Sprint would pay $2.2 billion for the nearly 50% stake in Clearwire that it does not own. The Overland Park, Kan., telecom would also take on $5.5 billion in net debt and spectrum lease obligations. The deal would value all of Clearwire, including Sprint's stake, at $10 billion.
The carrier would also provide Clearwire with $800 million in notes that Sprint could eventually exchange for equity at $1.50 per share.
As negotiations between the carriers became public, there has been a push by some minority Clearwire holders to sell excess spectrum to fund the company's network buildout.
Shares of Clearwire fell 42 cents, or about 12.5%, to $2.95 following announcement of the terms on Monday. The stock had closed Dec. 14 at $3.37, indicating the expectation for a higher offer.
Hesse said that keeping Clearwire's portfolio of 2.5 gigahertz spectrum intact, rather than selling some licenses to raise capital, would maximize the value of the asset.
"Clearwire is a case where the whole is worth more than the sum of its parts," he said, comparing the company's portfolio of spectrum to a pair of shoes or a pair of socks.
"If a pair of shoes sells for $100," he said, "a single shoe would not be worth $50."
Clearwire's 2.5 GHz spectrum would complement Sprint's holdings in the 1.9 GHz and 800 megahertz bands.
The deal would be timely, Hesse said, as Clearwire proceeds to upgrade its network with long-term evolution, or LTE, technology. Further, he suggested that doing a deal now would not throw off the timing of Sprint's sale of a 70% stake to Softbank Corp.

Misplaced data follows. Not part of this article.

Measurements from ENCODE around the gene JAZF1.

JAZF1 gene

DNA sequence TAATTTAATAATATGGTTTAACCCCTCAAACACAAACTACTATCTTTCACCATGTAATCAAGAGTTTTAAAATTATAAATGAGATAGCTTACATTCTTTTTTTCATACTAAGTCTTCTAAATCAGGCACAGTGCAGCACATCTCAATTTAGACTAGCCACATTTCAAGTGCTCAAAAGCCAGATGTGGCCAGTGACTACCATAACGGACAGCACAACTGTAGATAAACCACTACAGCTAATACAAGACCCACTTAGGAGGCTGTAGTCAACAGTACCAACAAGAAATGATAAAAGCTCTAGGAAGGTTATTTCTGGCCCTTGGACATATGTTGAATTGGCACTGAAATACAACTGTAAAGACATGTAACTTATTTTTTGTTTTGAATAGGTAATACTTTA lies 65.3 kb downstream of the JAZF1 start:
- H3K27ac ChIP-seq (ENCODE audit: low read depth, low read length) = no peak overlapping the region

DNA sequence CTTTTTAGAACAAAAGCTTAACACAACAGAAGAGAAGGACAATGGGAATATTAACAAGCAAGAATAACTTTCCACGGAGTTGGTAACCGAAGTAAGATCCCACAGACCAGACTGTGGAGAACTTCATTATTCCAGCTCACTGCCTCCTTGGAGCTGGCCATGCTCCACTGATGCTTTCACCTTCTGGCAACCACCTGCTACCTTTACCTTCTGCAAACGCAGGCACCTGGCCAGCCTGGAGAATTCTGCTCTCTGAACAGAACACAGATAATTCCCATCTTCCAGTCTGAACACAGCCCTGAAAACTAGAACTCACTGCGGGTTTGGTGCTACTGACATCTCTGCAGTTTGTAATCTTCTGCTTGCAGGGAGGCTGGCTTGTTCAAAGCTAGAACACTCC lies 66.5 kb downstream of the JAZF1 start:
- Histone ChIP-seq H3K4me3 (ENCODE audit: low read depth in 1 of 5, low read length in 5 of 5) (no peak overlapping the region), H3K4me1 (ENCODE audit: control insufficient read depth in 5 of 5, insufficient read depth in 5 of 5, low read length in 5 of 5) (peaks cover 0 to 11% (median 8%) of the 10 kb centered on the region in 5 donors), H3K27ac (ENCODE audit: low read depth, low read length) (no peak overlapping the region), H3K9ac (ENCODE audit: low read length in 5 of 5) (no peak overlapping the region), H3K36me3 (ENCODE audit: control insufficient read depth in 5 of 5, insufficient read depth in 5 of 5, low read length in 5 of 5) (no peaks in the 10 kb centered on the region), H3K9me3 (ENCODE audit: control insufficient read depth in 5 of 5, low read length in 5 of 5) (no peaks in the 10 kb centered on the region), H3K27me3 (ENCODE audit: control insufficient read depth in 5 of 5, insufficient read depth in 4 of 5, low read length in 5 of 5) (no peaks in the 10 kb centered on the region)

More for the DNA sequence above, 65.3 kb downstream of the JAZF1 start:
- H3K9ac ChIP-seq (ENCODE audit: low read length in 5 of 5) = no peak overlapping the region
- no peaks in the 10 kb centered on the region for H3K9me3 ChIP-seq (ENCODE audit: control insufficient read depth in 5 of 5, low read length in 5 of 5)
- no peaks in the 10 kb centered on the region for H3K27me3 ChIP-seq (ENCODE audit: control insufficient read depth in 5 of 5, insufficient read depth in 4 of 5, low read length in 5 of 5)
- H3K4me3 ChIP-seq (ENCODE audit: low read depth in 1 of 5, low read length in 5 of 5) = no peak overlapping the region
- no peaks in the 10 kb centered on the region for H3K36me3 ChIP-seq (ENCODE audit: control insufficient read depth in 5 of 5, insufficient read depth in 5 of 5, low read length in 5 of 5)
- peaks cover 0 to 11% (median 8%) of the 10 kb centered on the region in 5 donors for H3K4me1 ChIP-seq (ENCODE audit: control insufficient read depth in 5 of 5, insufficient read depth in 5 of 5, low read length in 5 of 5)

"The value created by this transaction to both sets of shareholders may go down over time if we delay," Hesse cautioned.
Under the terms of the deal, Sprint values Clearwire's wireless licenses at 21 cents per MHz per person covered, a standard wireless metric.
Mount Kellett Capital Management LLP, which holds 3.6% of Clearwire's voting stock, has argued that the spectrum is worth at least 38 cents per MHz per person, putting the value of Clearwire at $6.50 per share or higher.
The investor argues that Clearwire's 60 MHz to 80 MHz of excess spectrum alone would be worth $6 billion to $9 billion.
Another shareholder, Crest Financial Ltd., filed suit in the Delaware Court of Chancery last week to enjoin a deal with Sprint.
Clearwire CEO Erik Prusch acknowledged during the Monday call that there had been "a lot of noise and many opinions" about the talks between the carriers.
Prusch said that Clearwire has explored numerous methods of creating value and raising capital, including a 2010 auction.
"The bids we received at the time were well below those recently speculated by some Clearwire shareholders, sell-side analysts and reporters," Prusch said.
Selling excess spectrum could backfire, Prusch suggested.
"First, it may create a new competitor," he said. "Second, we may see our spectrum further traded to someone else, including Sprint, which would not be good for us."
Clearwire's fundamental, enduring problem is the failure to attract large wholesale clients other than Sprint.
"We do not have luxury of unlimited time," Prusch said.
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